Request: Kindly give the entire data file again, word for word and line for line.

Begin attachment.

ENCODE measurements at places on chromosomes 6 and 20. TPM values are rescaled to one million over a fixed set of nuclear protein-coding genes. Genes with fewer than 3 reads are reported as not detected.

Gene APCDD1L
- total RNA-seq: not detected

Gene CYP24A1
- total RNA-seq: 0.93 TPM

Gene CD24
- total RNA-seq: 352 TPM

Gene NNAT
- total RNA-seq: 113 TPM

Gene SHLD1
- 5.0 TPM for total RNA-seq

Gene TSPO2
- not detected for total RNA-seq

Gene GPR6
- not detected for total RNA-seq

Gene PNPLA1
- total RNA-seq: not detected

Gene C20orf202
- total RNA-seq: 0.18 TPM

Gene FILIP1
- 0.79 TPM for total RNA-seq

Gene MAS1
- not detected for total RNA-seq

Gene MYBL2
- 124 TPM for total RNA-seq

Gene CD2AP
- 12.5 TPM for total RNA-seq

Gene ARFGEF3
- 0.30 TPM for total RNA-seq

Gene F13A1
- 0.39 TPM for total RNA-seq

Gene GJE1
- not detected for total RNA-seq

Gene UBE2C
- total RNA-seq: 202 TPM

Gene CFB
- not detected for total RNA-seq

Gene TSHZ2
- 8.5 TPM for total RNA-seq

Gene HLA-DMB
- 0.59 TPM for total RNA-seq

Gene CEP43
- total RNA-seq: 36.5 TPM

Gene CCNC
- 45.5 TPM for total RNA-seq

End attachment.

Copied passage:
ENCODE measurements at places on chromosomes 6 and 20. TPM values are rescaled to one million over a fixed set of nuclear protein-coding genes. Genes with fewer than 3 reads are reported as not detected.

Gene APCDD1L
- total RNA-seq: not detected

Gene CYP24A1
- total RNA-seq: 0.93 TPM

Gene CD24
- total RNA-seq: 352 TPM

Gene NNAT
- total RNA-seq: 113 TPM

Gene SHLD1
- 5.0 TPM for total RNA-seq

Gene TSPO2
- not detected for total RNA-seq

Gene GPR6
- not detected for total RNA-seq

Gene PNPLA1
- total RNA-seq: not detected

Gene C20orf202
- total RNA-seq: 0.18 TPM

Gene FILIP1
- 0.79 TPM for total RNA-seq

Gene MAS1
- not detected for total RNA-seq

Gene MYBL2
- 124 TPM for total RNA-seq

Gene CD2AP
- 12.5 TPM for total RNA-seq

Gene ARFGEF3
- 0.30 TPM for total RNA-seq

Gene F13A1
- 0.39 TPM for total RNA-seq

Gene GJE1
- not detected for total RNA-seq

Gene UBE2C
- total RNA-seq: 202 TPM

Gene CFB
- not detected for total RNA-seq

Gene TSHZ2
- 8.5 TPM for total RNA-seq

Gene HLA-DMB
- 0.59 TPM for total RNA-seq

Gene CEP43
- total RNA-seq: 36.5 TPM

Gene CCNC
- 45.5 TPM for total RNA-seq